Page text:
Display Settings:

Format

Send to:

Choose Destination
We are sorry, but NCBI web applications do not support your browser and may not function properly. More information
Biol Psychiatry. 2009 May 1;65(9):728-31. doi: 10.1016/j.biopsych.2008.10.011. Epub 2008 Nov 22.

Intranasal oxytocin increases positive communication and reduces cortisol levels during couple conflict.

Author information

  • 1Department of Psychology, Clinical Psychology and Psychotherapy, University of Zurich, Zurich, Switzerland. b.ditzen@psychologie.uzh.ch

Abstract

BACKGROUND:

In nonhuman mammals, the neuropeptide oxytocin has repeatedly been shown to increase social approach behavior and pair bonding. In particular, central nervous oxytocin reduces behavioral and neuroendocrine responses to social stress and is suggested to mediate the rewarding aspects of attachment in highly social species. However, to date there have been no studies investigating the effects of central oxytocin mechanisms on behavior and physiology in human couple interaction.

METHODS:

In a double-blind placebo-controlled design, 47 heterosexual couples (total n = 94) received oxytocin or placebo intranasally before a standard instructed couple conflict discussion in the laboratory. The conflict session was videotaped and coded for verbal and nonverbal interaction behavior (e.g., eye contact, nonverbal positive behavior, and self-disclosure). Salivary cortisol was repeatedly measured during the experiment.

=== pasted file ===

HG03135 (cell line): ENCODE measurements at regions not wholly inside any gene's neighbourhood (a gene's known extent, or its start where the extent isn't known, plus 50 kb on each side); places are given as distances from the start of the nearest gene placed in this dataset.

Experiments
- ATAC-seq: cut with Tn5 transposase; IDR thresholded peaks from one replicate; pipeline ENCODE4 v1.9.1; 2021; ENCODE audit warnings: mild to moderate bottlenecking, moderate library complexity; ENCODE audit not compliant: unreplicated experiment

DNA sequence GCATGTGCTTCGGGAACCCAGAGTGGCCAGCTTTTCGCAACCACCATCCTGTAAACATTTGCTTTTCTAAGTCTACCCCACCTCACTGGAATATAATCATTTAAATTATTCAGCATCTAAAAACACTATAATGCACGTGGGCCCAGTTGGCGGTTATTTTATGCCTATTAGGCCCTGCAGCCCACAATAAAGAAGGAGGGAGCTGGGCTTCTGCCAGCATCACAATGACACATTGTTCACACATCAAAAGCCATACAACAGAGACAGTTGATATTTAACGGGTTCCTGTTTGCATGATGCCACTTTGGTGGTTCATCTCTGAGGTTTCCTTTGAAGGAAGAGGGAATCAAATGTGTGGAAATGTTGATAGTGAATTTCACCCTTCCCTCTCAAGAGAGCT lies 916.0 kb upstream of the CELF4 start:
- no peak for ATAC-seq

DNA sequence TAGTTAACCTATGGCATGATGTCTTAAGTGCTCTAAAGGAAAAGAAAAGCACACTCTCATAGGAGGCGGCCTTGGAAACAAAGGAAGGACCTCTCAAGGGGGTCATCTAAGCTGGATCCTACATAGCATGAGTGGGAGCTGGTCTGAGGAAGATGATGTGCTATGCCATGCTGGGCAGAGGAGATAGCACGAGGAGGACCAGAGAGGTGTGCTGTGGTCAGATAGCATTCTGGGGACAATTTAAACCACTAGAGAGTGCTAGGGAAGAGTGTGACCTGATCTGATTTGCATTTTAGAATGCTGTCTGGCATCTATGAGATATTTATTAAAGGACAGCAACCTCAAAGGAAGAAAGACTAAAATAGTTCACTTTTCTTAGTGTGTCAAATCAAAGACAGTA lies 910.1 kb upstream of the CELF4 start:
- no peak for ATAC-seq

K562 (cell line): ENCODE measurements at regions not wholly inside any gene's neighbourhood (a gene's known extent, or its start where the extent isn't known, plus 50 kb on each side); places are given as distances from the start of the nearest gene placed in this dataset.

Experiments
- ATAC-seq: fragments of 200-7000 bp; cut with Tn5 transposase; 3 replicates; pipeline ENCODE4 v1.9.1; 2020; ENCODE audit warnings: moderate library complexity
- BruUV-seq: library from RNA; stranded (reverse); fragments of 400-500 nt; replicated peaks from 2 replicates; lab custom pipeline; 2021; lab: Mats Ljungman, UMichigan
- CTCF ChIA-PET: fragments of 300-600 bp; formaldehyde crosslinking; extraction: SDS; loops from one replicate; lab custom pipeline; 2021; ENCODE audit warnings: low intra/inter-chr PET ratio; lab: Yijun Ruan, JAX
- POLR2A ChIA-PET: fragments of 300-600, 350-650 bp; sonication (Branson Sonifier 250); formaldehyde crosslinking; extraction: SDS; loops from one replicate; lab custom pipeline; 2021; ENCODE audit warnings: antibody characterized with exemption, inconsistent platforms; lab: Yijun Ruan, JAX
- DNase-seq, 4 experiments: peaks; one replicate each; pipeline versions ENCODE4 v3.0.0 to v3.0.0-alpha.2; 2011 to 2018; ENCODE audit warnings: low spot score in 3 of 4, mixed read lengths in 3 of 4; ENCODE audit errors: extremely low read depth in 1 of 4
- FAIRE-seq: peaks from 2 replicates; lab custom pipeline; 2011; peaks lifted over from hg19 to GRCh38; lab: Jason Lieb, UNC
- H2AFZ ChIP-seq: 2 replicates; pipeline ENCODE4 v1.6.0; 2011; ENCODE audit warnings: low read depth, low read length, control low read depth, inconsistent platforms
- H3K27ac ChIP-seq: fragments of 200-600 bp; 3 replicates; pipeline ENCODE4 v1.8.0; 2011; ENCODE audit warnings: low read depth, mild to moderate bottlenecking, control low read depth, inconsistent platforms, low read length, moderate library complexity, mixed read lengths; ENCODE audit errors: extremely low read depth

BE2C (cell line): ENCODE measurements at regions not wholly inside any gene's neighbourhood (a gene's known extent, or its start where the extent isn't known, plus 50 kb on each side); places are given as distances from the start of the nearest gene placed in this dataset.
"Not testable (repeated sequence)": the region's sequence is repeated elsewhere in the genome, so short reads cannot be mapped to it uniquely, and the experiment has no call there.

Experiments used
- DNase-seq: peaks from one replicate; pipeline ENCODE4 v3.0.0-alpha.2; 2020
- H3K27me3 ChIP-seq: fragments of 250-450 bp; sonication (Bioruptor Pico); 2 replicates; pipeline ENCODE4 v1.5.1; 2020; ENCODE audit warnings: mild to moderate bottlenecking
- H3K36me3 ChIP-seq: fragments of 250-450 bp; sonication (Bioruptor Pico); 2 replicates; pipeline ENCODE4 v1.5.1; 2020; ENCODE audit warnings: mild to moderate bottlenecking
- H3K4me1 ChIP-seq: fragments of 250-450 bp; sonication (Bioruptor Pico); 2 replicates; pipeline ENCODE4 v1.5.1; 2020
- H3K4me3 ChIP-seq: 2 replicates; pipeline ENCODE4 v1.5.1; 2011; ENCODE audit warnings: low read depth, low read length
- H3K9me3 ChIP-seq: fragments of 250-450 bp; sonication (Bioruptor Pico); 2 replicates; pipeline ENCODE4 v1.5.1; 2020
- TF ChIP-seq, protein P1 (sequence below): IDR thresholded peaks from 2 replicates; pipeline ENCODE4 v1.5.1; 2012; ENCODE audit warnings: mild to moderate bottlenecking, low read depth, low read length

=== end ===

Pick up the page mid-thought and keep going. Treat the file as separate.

RESULTS:

Oxytocin significantly increased positive communication behavior in relation to negative behavior during the couple conflict discussion (F = 4.18, p = .047) and significantly reduced salivary cortisol levels after the conflict compared with placebo (F = 7.14, p = .011).

CONCLUSIONS:

These results are in line with animal studies indicating that central oxytocin facilitates approach and pair bonding behavior. Our findings imply an involvement of oxytocin in couple interaction and close relationships in humans.

Comment in

PMID:
19027101
[PubMed - indexed for MEDLINE]
PubMed Commons home

PubMed Commons

0 comments
How to join PubMed Commons

    Supplemental Content

    Full text links

    Icon for Elsevier Science
    Loading ...
    Write to the Help Desk